Art Essentials: Street Art by Simon Armstrong

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Review by Liz Dexter

street art art essentials simon armstrong

The Art Essentials series aims to be engaging, accessible, authoritative, richly illustrated and expertly written and conceived, and with a bookseller and book collector who has watched the rise of street art in the public consciousness to write it and the expert designers at Thames & Hudson to produce it, you can take it as read that this hits all the boxes.

It’s an informative and colourful companion from the original tagging of the 1960s through bubble writing, scratching, stencils, stickers, tiles and huge pieces into the art galleries and collectors. Somewhere along the line it loses its transgressive character – or does it? We might remember Banksy’s self-destroying artwork, indeed mentioned here.

The book sets out its parameters early:

“This book … understands street art as an expression of the most basic human desire to stake a claim; to prove the maker’s existence; to create, craft, document and stylize; and, most simply, to connect with other people.” (p. 7)

These other people started off as other taggers and the police or transit authorities. This status makes it hard to disentangle its art from “anti-art” and the author wonders which of his subjects would claim to be artists.

Graffiti writing in the form of stylised letters appeared in the US in the 1960s, flourishing on the sides of trains and buildings. But it’s gone worldwide since then and there’s great work, for example, tracing the unique style of Sao Paolo writing as well as the commonalities. It was in the mid- to late 1990s that it began to really be called ‘art’ and to be commodified, and Armstrong explains this process well, as it moves towards ‘urban art’ which may not be painted directly on a wall, but in a gallery, hung on a wall, painted on a canvas. He remains aware of the contradictions this process presents.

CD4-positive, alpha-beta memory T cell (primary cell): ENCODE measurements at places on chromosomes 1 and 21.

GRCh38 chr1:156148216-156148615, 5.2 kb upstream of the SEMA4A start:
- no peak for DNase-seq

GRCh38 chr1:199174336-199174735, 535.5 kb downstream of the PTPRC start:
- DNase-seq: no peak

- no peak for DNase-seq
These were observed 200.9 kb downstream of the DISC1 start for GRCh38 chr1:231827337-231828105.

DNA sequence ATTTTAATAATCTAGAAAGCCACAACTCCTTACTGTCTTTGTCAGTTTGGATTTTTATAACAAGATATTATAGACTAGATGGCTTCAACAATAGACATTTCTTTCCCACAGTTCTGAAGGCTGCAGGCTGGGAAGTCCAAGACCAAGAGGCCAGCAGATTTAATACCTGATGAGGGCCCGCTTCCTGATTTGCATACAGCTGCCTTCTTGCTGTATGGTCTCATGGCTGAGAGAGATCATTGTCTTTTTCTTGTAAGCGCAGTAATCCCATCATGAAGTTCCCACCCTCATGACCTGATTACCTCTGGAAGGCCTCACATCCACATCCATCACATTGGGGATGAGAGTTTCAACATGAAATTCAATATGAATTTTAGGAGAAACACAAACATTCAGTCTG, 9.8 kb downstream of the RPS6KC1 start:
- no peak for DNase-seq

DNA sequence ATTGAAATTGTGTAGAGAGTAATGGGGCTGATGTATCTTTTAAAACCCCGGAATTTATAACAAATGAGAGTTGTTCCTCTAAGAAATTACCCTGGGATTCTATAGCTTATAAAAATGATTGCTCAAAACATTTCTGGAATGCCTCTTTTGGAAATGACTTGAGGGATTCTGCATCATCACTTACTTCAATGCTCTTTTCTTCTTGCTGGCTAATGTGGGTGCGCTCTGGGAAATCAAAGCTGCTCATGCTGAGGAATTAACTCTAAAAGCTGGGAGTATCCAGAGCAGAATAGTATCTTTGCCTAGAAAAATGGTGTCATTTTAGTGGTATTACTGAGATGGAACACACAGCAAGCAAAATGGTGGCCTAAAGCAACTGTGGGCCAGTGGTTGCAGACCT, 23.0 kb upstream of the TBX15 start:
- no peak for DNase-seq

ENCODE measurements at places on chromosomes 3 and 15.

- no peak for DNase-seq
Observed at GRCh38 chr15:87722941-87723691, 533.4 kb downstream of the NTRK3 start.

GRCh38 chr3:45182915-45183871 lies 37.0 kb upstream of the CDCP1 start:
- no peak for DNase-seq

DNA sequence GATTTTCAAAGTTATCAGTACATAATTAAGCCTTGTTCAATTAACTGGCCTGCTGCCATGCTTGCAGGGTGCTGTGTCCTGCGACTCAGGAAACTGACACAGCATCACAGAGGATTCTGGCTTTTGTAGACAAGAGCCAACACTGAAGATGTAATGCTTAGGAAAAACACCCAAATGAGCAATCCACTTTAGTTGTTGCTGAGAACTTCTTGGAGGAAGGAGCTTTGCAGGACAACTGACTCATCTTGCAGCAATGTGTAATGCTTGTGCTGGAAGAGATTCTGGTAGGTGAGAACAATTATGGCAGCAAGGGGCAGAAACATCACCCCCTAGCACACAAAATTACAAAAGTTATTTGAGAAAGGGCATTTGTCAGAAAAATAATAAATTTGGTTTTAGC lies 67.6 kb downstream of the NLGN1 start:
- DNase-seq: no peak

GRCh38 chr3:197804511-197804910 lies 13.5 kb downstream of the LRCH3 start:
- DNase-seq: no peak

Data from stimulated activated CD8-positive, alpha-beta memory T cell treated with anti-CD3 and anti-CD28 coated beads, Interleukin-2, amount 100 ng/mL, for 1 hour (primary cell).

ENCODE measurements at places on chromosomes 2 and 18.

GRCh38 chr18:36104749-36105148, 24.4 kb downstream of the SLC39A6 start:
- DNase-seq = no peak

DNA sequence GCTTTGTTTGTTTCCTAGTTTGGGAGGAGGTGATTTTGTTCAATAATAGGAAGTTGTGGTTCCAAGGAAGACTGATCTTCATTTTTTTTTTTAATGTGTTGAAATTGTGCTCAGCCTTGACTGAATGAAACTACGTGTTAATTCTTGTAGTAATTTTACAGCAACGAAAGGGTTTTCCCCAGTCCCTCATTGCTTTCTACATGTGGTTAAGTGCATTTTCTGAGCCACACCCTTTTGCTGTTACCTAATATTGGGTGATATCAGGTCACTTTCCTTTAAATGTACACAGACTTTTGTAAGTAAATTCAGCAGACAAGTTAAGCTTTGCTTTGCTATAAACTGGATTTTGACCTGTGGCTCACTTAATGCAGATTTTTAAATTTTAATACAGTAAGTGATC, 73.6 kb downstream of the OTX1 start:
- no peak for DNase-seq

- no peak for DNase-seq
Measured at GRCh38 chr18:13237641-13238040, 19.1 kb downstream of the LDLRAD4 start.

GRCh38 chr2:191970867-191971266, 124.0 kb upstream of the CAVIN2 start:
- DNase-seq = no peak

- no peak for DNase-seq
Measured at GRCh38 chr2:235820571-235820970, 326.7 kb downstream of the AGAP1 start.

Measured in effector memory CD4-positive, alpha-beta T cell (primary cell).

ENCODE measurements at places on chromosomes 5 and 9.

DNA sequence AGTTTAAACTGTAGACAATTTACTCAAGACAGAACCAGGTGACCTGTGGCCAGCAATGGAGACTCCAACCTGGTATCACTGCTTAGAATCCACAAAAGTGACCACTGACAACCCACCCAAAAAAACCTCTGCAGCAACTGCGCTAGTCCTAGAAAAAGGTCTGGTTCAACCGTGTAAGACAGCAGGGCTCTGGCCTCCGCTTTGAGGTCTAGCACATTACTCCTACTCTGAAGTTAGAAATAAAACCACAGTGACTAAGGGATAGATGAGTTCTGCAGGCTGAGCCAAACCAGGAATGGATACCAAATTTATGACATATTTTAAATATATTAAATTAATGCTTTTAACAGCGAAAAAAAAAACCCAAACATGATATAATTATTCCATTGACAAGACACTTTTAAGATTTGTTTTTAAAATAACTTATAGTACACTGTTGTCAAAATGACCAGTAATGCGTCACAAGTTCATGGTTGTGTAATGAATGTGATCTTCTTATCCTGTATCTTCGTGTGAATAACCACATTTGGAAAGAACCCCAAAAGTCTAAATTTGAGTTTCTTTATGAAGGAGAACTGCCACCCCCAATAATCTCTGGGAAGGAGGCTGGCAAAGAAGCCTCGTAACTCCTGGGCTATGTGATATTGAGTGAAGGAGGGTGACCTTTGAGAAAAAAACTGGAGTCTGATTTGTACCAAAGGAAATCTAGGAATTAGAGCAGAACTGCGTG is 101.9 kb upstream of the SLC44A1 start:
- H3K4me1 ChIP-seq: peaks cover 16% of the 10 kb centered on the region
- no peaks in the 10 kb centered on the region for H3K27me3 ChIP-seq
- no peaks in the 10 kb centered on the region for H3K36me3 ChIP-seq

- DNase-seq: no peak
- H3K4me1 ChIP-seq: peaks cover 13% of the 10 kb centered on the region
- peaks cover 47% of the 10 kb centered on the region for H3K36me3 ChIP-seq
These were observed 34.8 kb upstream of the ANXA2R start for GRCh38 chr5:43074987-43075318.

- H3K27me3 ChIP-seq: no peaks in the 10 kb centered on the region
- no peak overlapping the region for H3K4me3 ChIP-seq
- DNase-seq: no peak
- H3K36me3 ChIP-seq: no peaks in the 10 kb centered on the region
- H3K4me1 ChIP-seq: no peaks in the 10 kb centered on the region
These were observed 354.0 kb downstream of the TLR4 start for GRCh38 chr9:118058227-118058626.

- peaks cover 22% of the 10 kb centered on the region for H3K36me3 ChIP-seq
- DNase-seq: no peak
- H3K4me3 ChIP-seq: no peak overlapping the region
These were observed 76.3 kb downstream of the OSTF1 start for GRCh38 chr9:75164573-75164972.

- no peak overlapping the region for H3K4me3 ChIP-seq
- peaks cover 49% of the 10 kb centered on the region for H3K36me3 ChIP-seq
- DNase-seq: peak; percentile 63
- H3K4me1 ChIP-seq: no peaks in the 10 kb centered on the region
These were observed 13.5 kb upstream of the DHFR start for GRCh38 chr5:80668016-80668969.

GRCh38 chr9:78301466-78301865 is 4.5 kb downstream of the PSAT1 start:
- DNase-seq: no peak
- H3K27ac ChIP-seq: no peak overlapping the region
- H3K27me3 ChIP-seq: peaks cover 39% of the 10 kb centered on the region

One interesting chapter placed a little way into the book covers public or street art from its own inceptions in hand-print stencils in Neolithic caves, leading on to public graffiti in Pompeii: always, there’s that need to be seen. Did you know why tags are rarely three letters long? Do you know how people tag right at the top of very tall buildings? This book holds the answer.

The modern day as well as history is covered well, with the use of street art during the Arab Spring and Banksy’s and others’ political art given a focus. I loved the chapter showing exactly where in the process from penned tags to walls of beautiful images the public become involved and accepting of street art ‘pieces’ – this public audience is always considered. I also enjoyed reading about the relations some graffiti writers have had with those who seek to obliterate them, a series of interventions and their photographs by MOBSTR being a case in point. There’s also an interesting strand about how graffiti is recorded by the artists or others, and given life after its painting over; the books on the art then inspire others, of course. And then the Internet has allowed archiving and sharing to run riot.

This is a great survey and a springboard to go and investigate artists who can, for reasons of space, not be covered in a lot of detail in this book. Recommended for the street art lover or graffiti writer in your life.

A useful glossary and bibliography at the end, and an index give the book the necessaries to be a reference and teaching work as well as entertainment.

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Liz Dexter enjoys the street art of Reykjavik and Birmingham and blogs about reading and running at

Simon Armstrong, Street Art (Art Essentials). Thames & Hudson, 2019. 175 p., col. Ill., 9780500294338

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